Want to Build Brand Loyalty? Remember, Everyone Loves Free Stuff 1

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I have something very embarrassing to admit. Last Christmas we received a fruit basket from our local Japanese restaurant. It was a thank you for being one of their “best customers,” according to the card.

Admittedly, we must rank up there. My wife and I pretty much get takeout from there every week. At another local restaurant that my wife and I frequent, the owner of the place once in a while treats us to a glass of wine. Just like that. OK, I admit, we are not very social people — we like to go to our local restaurants a few times a month. So much so that these proprietors are thanking us with gifts.

And these smart small-business owners have taught me something: It’s not just the money. It’s the little act of saying “I care” and “Thank you for being a customer.”

About two years ago I took up this example. Every month I pick a client out at random and send them a small gift of Godiva chocolates with a little card that just says thanks for being a client. I usually address this to the entire office if I know that we have a relationship with a few people there. Just about every time, I get an email or a personal thank you when I next see them. It’s a treat. It’s a nice thing to do. It costs me $30, which is not very much in the scheme of things. But the return is substantial.

People like free stuff.

I like free stuff. You like free stuff. Your customers like free stuff. When was the last time you showed a little appreciation to a long-time customer? When did you last say thank you? This is how you keep customers — it’s not just the great product you sell or the great service you provide, it’s the relationship you have.

A stupid, silly little act of kindness goes a long way. What kind of act? Besides sending the Godivas, here are three other good ideas I’ve picked up from smart business owners over the years:

A gift subscription. Amazing Clubs is a great service. You can choose from a huge selection of gifts, including wines, food and flowers. What I like about this service is that you buy a gift and have it sent every month. That way it’s not just a one-off thing — that special customer is thinking about you when he or she receives that new bottle of wine in the mail each month. If it better suits you, then buying personalized corporate stuff from office supply sites such as Café Press are great too — there you can stock up on anything with your logo, from golf visors to sweatshirts, and give them away the next time you see that customer or hold that training event.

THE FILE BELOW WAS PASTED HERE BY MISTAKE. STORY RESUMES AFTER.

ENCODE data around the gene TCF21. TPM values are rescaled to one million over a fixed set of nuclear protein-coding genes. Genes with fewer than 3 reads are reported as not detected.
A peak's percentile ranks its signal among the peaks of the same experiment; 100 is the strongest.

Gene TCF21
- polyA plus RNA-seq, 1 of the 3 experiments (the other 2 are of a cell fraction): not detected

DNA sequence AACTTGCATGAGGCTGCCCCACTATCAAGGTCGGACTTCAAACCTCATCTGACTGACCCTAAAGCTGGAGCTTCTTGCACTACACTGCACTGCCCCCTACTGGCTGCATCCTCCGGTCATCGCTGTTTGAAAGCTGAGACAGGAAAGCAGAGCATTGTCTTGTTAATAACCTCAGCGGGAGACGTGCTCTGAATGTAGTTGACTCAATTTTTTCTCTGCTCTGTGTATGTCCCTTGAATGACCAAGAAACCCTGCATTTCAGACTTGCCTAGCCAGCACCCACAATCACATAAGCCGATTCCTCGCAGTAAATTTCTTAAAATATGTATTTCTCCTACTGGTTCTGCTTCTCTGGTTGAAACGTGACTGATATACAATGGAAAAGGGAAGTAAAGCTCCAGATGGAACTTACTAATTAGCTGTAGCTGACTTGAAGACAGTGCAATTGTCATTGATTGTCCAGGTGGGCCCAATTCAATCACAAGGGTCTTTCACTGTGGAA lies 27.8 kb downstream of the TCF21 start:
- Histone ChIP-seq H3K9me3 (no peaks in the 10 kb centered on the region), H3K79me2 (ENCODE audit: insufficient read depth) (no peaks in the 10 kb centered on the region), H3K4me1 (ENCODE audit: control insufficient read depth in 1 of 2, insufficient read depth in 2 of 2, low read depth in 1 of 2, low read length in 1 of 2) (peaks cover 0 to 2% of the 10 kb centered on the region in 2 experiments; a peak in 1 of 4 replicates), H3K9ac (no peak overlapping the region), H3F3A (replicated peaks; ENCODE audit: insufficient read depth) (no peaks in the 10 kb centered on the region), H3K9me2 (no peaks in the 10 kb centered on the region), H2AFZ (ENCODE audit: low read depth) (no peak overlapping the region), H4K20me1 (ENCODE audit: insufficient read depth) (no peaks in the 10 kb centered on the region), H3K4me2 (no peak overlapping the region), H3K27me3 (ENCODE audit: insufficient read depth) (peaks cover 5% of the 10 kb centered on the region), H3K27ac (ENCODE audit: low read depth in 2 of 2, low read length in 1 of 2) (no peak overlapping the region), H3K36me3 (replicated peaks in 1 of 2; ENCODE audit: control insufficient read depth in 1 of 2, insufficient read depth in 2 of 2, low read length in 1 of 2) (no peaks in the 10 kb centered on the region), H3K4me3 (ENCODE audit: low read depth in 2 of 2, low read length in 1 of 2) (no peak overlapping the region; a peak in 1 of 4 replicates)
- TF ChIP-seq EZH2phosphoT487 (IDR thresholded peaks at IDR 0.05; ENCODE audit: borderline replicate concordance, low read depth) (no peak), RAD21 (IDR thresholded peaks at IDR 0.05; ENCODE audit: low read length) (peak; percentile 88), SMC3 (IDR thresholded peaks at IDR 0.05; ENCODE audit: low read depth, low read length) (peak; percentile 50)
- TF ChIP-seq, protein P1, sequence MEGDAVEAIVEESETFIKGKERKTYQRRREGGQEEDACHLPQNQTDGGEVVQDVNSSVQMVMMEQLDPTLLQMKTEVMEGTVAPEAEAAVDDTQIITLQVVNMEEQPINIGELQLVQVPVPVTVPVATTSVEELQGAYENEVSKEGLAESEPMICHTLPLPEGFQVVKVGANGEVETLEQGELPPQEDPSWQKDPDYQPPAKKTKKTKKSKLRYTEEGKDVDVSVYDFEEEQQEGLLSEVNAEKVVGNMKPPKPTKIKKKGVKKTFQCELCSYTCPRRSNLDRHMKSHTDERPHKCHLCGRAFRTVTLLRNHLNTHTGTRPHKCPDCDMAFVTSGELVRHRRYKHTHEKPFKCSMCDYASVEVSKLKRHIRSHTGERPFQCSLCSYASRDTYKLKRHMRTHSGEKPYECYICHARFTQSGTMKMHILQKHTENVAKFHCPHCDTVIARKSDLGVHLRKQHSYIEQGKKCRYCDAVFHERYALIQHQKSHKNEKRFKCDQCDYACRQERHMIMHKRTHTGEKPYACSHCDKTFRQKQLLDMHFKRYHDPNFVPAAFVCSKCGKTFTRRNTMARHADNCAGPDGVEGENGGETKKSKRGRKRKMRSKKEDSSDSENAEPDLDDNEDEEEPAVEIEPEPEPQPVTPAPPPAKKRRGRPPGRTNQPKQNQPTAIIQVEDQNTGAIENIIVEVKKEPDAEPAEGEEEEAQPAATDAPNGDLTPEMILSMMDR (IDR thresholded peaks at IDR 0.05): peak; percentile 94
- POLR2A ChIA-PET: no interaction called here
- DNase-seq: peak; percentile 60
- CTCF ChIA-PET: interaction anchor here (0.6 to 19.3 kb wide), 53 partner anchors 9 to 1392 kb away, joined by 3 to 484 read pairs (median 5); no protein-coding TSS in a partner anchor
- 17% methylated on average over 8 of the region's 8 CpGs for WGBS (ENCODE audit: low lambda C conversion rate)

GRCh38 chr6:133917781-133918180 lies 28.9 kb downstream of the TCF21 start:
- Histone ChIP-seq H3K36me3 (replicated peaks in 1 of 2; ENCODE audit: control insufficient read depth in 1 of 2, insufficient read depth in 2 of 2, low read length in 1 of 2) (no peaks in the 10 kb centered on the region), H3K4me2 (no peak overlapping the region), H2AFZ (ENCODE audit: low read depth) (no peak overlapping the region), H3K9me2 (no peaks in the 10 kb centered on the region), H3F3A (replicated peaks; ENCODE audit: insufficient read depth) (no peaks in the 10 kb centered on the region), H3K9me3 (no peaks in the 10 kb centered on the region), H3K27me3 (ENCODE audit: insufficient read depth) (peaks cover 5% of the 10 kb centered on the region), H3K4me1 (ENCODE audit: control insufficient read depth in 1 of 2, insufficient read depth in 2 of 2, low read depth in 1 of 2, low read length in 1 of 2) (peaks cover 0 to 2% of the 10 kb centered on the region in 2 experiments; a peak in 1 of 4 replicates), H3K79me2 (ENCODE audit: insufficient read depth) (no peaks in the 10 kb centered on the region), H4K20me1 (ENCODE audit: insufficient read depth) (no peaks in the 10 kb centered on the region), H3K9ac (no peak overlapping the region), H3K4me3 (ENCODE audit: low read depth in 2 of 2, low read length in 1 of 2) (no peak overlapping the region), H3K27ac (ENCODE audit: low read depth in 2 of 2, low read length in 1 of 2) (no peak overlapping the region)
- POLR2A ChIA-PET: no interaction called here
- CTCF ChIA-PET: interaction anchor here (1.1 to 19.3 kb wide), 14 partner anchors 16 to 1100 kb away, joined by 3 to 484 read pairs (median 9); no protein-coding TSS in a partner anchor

Part of your timeshare. These things are above board, popular and owned by some of the biggest names in travel such as Marriot and Westin. If you join one of the clubs such as RCI or Interval you can then put your week up for exchange. That’s what I did about 10 years ago. I bought a week in Hawaii and then every year trade it in for a week in Vegas or Orlando because more people go there. It costs a few hundred bucks a year to maintain. And then I give it away — sometimes to a customer, but a few times I’ve offered it up to a charity or an employee.

Gift cards. Last year a friend gave me a gift card to Super Cuts. Take one look at my photo and you’ll understand why that was not a very well thought-out gift. So I sold it at a 50-percent discount to Plastic Jungle On this site, you can sell, and buy, gift cards for every popular store and restaurant around. Buy a bunch of $10 or $25 cards at a discount and then hand them out to your customers at random.

People like free stuff. Your customers like free stuff. Your employees (don’t forget about them) like free stuff. It’s not that expensive, and it really shows you care.

This post was republished with permission from the author. The original post appears on Entrepreneur.com 

About the Author Gene Marks is a columnist, author, and small-business owner. He oversees the Marks Group, a 10-person technology consultancy to small and medium-size businesses. A certified public accountant, Marks has also worked in the entrepreneurial services arm of KPMG. He writes for The New York Times, Forbes, and The Huffington Post. Follow Gene on Google+. Read more »

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  • Ben

    Helpful article!